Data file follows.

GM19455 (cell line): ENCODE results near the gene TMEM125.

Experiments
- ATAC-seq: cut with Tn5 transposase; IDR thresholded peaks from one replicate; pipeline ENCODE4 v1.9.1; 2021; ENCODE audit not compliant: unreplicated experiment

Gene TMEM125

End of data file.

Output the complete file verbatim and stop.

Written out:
GM19455 (cell line): ENCODE results near the gene TMEM125.

Experiments
- ATAC-seq: cut with Tn5 transposase; IDR thresholded peaks from one replicate; pipeline ENCODE4 v1.9.1; 2021; ENCODE audit not compliant: unreplicated experiment

Gene TMEM125